Growing up, I got from my parents, both art teachers, how grateful we can be for artists to continuously challenge esthetics, social and political norms. Artists do change the world by challenging the status quo and offering different perspectives. In organizations too – we can, respectfully, take some risks for the greater good. We can grow corporate artistry.
Another way of working is possible. We can leverage common purpose, social media and co-creation to make things better. But I need to show its business value, for the company to change.
I set up a business case, and lobby relentlessly until my management is convinced to create a new role. I will support a business priority: the launch of a new vaccine. For the 1st time in history, we’re about to protect people against a deadly disease called dengue, through vaccination. 40% of the world population is at risk.
Corporations as Activists: From Push to Pull
We have an opportunity to think different. We focus on the cause, fight the disease – the why – rather than just on our product – the what. We join forces with different partners who share the same purpose. From listening to activists, we create the conditions for a global conversation. We move from push to pull, as John Hagel explains it so well. Certainly, more solutions against the disease will emerge from these new connections and support our company goals and society as a whole together.
Of course, the whole concept comes under heavy fire from the corporate gatekeepers. Using public social media is risky. Free, uncensored speech is risky. Bypassing usual intermediaries is risky. Yes! But the biggest risk is to keep doing the things we know and stick to 20th Century tools and mindset. They’re not adapted to our complex, globalized and interconnected world. They’re obsolete!
As an organization, for a cause that means a lot to us, and for our business interests, we need to take a step aside. We need to change our interaction with the world, bring it in, co-create.
And it works! Far beyond our expectations!
The community catches on like wildfire. 10,000 people in just a few days. 250,000 in 9 months. Recognition from key stakeholders that an important new voice has emerged – the voice of the people, on the field. We receive Awards from all over the place.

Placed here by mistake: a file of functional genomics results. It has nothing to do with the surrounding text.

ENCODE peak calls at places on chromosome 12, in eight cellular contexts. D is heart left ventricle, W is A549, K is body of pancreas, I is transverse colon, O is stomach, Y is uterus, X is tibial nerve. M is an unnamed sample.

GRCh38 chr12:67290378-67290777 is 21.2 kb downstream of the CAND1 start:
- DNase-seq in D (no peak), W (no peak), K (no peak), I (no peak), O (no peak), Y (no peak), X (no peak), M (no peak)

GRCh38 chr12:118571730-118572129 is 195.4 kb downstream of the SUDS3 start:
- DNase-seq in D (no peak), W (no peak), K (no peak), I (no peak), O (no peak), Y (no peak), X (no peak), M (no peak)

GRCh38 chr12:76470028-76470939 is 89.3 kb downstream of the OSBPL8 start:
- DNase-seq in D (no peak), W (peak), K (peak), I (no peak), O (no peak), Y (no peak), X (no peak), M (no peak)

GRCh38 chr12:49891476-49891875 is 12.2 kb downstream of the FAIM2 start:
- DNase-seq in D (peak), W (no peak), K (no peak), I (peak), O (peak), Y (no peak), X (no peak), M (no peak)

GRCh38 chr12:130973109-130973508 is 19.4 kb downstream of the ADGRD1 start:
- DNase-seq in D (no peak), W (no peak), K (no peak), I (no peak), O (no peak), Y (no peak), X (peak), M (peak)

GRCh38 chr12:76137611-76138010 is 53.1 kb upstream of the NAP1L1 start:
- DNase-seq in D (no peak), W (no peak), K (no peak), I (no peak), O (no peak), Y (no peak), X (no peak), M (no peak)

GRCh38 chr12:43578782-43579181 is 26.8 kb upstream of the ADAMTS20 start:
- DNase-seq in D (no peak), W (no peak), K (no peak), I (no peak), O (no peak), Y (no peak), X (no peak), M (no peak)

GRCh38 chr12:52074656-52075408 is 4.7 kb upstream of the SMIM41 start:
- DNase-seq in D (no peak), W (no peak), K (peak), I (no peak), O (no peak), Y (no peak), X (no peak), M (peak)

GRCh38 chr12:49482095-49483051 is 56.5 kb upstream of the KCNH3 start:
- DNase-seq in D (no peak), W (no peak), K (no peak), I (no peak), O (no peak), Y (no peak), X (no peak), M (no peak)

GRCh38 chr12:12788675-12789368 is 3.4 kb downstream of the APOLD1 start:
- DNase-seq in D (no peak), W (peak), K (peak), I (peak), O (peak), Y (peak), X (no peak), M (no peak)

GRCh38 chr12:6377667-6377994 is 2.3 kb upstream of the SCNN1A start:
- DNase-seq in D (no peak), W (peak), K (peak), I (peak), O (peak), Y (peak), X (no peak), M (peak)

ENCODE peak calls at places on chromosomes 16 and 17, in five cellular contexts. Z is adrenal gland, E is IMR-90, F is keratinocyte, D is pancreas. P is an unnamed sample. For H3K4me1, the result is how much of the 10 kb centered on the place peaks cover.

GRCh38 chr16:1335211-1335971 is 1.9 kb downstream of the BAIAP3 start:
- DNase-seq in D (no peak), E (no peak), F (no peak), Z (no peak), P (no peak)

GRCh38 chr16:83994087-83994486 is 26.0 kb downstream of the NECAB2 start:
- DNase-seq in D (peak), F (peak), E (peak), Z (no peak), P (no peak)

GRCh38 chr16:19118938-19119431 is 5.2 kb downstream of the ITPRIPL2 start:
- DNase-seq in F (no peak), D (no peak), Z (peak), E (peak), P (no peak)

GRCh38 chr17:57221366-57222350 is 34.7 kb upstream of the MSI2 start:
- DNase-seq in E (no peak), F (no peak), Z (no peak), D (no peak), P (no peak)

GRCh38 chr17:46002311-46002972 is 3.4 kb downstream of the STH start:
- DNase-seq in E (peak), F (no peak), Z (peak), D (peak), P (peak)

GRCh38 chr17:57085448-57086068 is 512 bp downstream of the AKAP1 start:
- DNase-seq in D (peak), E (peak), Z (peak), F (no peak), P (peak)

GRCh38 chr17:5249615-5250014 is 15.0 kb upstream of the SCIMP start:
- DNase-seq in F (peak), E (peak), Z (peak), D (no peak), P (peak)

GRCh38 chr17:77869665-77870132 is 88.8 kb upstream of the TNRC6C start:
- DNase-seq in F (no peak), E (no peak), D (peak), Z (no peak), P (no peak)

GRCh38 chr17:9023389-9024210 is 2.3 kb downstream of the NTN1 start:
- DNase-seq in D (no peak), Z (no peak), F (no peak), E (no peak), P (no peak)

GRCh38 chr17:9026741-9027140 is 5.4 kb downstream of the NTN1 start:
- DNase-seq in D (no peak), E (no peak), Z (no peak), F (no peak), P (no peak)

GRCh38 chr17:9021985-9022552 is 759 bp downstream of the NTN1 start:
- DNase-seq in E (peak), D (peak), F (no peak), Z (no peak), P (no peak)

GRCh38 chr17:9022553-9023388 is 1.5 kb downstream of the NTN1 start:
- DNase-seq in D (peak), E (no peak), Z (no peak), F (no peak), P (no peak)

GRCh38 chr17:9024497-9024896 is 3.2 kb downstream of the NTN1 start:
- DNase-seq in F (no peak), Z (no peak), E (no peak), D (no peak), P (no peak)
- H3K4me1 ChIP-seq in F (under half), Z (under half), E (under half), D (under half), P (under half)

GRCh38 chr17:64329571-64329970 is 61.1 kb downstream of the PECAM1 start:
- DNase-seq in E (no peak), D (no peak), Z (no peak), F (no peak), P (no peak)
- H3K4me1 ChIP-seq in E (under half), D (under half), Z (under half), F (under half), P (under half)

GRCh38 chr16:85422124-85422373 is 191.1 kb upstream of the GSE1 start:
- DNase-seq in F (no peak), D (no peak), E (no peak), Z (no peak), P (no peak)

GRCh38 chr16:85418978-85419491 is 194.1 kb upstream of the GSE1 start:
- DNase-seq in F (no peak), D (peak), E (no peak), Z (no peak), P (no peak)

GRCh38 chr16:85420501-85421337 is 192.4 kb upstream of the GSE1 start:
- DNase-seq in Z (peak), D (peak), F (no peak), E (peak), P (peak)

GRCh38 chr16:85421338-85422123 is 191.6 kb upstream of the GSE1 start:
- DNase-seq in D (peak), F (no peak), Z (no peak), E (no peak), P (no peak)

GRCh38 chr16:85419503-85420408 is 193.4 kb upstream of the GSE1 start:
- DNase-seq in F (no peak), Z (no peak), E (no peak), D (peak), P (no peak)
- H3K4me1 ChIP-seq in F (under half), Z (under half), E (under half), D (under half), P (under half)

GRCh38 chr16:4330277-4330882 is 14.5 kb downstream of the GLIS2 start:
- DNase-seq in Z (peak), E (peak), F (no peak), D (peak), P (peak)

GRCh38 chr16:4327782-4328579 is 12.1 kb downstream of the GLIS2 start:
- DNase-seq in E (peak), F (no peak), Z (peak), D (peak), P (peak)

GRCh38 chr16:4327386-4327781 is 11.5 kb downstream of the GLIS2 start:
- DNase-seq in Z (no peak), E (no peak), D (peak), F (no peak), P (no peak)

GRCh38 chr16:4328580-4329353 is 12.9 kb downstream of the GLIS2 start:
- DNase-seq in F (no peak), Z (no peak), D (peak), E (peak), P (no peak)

My fellow activists and I feel proud. It’s a real breakthrough for the cause.
Yet, when you look closely, you realize that...again... the progress made is not that big. After a while, the organization goes back to its usual routine. Functional silos are so strong that the deep, continuous collaboration required by this holistic approach fails. Each silo slowly leans back to usual intermediaries and filters and “experts”, to push rather than pull, to information rather than co-creation.
Has status quo won again?
...Maybe not. More seeds have been planted. We can create value in another way. But to make it mainstream, we need to change the corporate agenda and impact the organization at its core.
Quality: from an imposed constraint to a shared passion
At this point, our new Chief Quality Officer suggests we team up to improve the quality of our manufacturing operations. Because of quality issues, we’re unable to provide all the vaccines our customers need. Vaccines! Vaccines save lives. We can’t let this go.
It is tempting to blame equipment, processes or people. But how well can you really operate in a culture that is top-down, adverse to change, siloed and bottlenecked? Where front-line staff is less valued than experts? Where control is considered safer than trust?
So, here we go again on the path of change. My mission is to transform quality from an imposed constraint to a shared passion. People at all levels should embody quality to reliably provide high quality vaccines to the world.
We start by co-creating our purpose. Not another corporate vision statement. What is it we want to fight for, now, together? Changing the way we work, to make our vaccines available to all who want them.
From there, a movement grows. Luis, a shopfloor worker... Jen, a training director... Lyne, a manufacturing manager... volunteers of all ranks and sites go to their colleagues, saying “What will I do differently today, to save more people tomorrow?” they become activists of change and engage their peers. In 18 months, over 4,000 people say “yes, that’s what we want”.
Complacency makes way to agency, collaboration, and care for each other. There is no new structure, no procedure, but a North Star: our shared purpose. This, and the trust we put in people, gets the best of out of them. Individuals and teams get together, up to the shopfloor, unprompted, and make change happen. Leaders support volunteers, instead of setting directions.
People feel empowered and proud. The quality indicators are turning positive for the first time in 10 years. This means more vaccines for more people. Status quo, au revoir !
No Never... Or Not Yet?
Vietnamese has 2 words to say no: “Không” means ‘no, never’; “Chu’a” means ‘no, not yet’. If your organization seems to say no to change, don’t take it for a “no never”. It’s probably a “not yet”. Keep trying.
Organizations are living systems, not machines. They’re ecosystems of relationships. Life, work... it’s all connected. And sometimes very messy. In the age of disruption, our complex systems are no longer served by planning, rationality, lean management or hierarchical structures alone.
What do we need? Inclusion. Meaning. Generosity. Action. Humanity. People at all levels are longing for purpose and dignity. Let’s redefine what expertise is. Let’s tap into a broader knowledge and energy, into the will to be involved and contribute to something better. Let’s make work more human, to create shared value and a better future for us all. It is not so hard. It’s about caring and connecting deeply.
The new world – of connection, of collective intelligence, of networks – is right there at our fingertips, and it is up to us to build it together. No one else will do it but us.